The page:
Aftermath of WWI: The rise of Fascism in Italy and Nazism in Germany
After First World War, the Treaty of Versailles took away Germany's colonies and forced the country to pay $33 billion to Britain and France in the Paris Peace Conference. This enslaved the German people. Unemployment and inflation were out of control in Germany. This left Germany with grievances. Hitler promised to rebuild the nation and seek revenge against the Allies. This made him and his Nazi Party wildly popular in Germany during the 1930s. In just a few short years, Hitler revived the economy, built up a massive army, re-militarized the Rhineland and took over neighboring countries. But the extreme nationalism and all of this led to war in 1939.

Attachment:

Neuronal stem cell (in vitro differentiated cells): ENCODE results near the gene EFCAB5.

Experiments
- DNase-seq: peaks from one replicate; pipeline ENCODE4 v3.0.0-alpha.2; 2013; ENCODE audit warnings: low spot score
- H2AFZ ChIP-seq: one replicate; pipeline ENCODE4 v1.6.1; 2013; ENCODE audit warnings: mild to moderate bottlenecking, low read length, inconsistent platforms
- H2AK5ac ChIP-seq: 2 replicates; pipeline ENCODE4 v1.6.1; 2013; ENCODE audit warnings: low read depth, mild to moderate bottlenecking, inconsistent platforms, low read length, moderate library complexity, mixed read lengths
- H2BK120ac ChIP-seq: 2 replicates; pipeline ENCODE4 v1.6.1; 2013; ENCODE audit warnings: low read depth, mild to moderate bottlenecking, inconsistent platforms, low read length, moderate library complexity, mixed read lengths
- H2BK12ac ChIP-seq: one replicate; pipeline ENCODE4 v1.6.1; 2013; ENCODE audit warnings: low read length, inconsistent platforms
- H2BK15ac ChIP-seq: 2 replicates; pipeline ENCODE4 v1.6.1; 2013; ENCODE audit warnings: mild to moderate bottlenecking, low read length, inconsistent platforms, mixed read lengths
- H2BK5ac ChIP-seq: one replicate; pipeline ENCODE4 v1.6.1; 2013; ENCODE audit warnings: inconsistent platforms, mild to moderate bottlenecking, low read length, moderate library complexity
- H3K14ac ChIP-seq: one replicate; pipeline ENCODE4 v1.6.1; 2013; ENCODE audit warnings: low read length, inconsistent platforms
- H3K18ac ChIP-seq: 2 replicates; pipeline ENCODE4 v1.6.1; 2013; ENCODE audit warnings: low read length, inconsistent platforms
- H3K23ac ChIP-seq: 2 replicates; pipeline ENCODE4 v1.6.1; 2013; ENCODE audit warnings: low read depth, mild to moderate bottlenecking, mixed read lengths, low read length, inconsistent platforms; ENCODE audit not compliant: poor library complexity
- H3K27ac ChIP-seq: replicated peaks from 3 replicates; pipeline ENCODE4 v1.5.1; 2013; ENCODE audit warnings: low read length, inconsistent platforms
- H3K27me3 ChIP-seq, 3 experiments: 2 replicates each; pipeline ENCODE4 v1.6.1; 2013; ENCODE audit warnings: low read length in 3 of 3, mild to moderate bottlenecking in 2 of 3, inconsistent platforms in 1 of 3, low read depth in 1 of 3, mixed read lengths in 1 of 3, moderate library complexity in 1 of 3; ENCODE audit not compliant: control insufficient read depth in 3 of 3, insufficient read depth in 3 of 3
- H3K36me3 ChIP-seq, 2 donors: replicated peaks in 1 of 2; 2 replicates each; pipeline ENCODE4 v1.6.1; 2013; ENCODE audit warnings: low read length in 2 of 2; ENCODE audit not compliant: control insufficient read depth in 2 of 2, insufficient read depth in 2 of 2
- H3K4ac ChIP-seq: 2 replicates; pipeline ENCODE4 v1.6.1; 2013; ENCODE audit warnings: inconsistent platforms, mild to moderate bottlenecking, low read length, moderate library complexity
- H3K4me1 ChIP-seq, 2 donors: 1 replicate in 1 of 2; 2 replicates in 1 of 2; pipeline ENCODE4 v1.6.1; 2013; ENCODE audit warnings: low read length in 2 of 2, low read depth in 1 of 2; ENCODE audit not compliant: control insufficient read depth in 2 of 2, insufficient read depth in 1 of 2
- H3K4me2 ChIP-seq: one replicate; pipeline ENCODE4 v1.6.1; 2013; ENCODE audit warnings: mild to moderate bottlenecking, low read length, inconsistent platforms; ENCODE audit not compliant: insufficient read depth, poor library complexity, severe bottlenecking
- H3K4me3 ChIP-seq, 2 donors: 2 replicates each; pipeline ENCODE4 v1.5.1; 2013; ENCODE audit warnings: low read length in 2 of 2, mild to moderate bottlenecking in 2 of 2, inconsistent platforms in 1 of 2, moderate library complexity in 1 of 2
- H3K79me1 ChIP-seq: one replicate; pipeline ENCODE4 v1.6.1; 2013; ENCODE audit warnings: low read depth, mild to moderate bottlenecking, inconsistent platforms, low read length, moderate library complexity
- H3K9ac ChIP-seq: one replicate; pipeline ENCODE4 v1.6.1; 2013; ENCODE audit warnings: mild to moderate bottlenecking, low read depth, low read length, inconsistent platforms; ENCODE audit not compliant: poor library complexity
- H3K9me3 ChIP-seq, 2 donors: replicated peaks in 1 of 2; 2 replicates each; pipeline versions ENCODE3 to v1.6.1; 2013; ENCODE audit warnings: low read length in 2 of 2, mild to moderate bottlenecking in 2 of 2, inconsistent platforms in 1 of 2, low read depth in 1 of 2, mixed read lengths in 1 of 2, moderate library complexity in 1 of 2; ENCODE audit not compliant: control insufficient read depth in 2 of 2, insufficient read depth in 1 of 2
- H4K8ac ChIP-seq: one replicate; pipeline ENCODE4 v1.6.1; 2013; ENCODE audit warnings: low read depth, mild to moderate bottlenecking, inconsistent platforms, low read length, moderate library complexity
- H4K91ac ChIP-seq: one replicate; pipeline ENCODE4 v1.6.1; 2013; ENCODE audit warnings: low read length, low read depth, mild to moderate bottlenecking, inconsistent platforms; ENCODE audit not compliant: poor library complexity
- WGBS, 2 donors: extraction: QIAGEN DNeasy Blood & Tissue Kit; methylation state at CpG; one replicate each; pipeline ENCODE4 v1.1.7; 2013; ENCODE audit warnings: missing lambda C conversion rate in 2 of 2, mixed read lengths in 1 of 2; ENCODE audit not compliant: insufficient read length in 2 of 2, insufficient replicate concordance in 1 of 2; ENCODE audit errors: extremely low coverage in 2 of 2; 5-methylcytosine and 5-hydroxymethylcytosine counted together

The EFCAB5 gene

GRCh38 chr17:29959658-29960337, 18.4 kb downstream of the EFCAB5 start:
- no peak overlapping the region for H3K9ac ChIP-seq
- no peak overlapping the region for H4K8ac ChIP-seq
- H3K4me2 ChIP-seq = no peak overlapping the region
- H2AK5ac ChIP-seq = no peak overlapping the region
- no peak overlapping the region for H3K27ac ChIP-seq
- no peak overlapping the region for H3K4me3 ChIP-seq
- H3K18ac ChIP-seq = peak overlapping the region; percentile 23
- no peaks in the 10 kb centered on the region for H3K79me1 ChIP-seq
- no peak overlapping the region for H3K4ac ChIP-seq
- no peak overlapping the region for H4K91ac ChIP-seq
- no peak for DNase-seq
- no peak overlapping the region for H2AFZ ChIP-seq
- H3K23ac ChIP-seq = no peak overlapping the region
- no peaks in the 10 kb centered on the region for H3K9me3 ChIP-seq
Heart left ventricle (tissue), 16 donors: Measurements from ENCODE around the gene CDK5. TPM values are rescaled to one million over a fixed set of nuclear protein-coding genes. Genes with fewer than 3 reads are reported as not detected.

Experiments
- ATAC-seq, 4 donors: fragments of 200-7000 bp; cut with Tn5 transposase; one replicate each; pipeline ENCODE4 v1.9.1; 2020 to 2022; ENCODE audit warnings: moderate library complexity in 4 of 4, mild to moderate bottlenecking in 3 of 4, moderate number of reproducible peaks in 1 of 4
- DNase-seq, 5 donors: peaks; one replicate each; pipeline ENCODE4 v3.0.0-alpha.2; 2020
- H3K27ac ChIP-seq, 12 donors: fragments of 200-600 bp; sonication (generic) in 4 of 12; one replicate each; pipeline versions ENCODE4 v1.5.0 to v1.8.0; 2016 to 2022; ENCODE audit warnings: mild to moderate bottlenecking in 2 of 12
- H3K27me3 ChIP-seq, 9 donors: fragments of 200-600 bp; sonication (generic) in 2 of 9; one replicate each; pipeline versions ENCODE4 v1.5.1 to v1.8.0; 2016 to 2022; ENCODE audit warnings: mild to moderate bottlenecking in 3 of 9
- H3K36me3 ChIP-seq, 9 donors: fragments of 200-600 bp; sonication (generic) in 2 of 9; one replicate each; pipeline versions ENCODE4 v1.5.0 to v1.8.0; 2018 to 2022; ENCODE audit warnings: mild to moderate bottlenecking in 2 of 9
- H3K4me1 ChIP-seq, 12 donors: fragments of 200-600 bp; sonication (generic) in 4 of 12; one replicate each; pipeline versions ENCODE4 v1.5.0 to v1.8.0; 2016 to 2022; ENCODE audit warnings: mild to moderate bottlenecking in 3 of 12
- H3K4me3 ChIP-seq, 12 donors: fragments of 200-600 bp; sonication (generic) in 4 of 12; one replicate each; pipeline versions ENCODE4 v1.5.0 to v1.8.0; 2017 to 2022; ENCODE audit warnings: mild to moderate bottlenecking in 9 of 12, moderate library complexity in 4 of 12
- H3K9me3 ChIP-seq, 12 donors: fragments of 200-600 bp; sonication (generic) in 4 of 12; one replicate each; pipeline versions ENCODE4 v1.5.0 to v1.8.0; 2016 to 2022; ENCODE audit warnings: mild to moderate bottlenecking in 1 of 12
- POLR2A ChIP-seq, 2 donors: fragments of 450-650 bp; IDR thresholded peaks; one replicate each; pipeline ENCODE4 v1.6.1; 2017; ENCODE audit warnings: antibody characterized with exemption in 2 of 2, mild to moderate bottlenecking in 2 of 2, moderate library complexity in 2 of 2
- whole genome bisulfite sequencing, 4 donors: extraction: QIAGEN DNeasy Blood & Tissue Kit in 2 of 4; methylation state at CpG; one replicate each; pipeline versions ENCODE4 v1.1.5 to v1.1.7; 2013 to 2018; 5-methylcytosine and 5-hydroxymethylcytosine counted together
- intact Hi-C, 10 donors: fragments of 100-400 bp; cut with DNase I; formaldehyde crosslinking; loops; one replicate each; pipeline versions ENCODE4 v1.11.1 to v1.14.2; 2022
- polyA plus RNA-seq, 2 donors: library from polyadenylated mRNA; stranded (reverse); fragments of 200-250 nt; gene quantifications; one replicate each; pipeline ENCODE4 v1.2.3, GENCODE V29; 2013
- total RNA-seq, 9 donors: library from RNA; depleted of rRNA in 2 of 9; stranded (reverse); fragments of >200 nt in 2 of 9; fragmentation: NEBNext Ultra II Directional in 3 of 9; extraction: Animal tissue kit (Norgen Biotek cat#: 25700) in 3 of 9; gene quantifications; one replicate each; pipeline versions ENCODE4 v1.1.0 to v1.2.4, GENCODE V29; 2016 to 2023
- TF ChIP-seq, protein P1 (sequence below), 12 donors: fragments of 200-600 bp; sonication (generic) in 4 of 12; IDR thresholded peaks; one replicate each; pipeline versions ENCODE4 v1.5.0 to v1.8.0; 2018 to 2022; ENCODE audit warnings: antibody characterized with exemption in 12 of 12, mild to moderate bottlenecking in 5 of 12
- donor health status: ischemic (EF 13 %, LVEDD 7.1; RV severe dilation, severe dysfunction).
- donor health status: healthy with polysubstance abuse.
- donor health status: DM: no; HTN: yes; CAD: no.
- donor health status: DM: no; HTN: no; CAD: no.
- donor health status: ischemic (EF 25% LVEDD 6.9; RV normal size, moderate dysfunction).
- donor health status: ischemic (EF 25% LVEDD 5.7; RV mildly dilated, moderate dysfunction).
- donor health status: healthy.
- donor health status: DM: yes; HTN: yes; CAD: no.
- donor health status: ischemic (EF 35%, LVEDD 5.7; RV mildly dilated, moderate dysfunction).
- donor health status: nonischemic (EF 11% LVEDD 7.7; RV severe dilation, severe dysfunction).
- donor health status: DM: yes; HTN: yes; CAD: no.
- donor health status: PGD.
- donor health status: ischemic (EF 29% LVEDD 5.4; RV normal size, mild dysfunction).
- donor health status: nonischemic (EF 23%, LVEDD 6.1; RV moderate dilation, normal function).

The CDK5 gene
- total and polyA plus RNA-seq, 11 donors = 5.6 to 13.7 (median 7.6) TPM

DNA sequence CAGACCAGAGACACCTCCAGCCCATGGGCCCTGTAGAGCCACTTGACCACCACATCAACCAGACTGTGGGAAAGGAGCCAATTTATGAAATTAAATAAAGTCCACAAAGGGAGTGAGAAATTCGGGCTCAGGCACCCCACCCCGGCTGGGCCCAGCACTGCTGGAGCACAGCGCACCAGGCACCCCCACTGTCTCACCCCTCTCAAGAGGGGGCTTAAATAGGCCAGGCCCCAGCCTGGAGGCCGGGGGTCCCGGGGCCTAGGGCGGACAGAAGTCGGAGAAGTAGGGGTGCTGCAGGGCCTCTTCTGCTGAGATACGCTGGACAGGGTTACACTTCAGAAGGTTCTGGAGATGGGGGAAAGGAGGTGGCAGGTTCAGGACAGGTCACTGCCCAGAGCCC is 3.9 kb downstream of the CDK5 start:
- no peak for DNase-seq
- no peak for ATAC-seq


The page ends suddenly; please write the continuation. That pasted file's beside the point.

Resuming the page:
Also, Mussolini’s fascist regime in Italy was established. This political were put to practice and it is one of the products of the 20th century and it was established as a political regime by Mussolini in Italy after the First World War in 1922. It is based on ideas such as anti-democracy, anti-liberalism, anti-communism, anti-capitalism.
From a political point of view in Italy, a feeling of discontent among masses was created by the way that Italy was treated after the war ended. Even if Italy claims to get Dalmatia and Fiume, but it was rejected by the United States President Woodrow Wilson. After the treaties were signed with the defeated states, Italy still did not achieve its goals. This event generated among Italians strong emotions against the Wilson and the U.S to against the values he represented. The mass of the society also accused the liberal government for being incapable of defending its interests during the Paris Peace Conference in 1919. The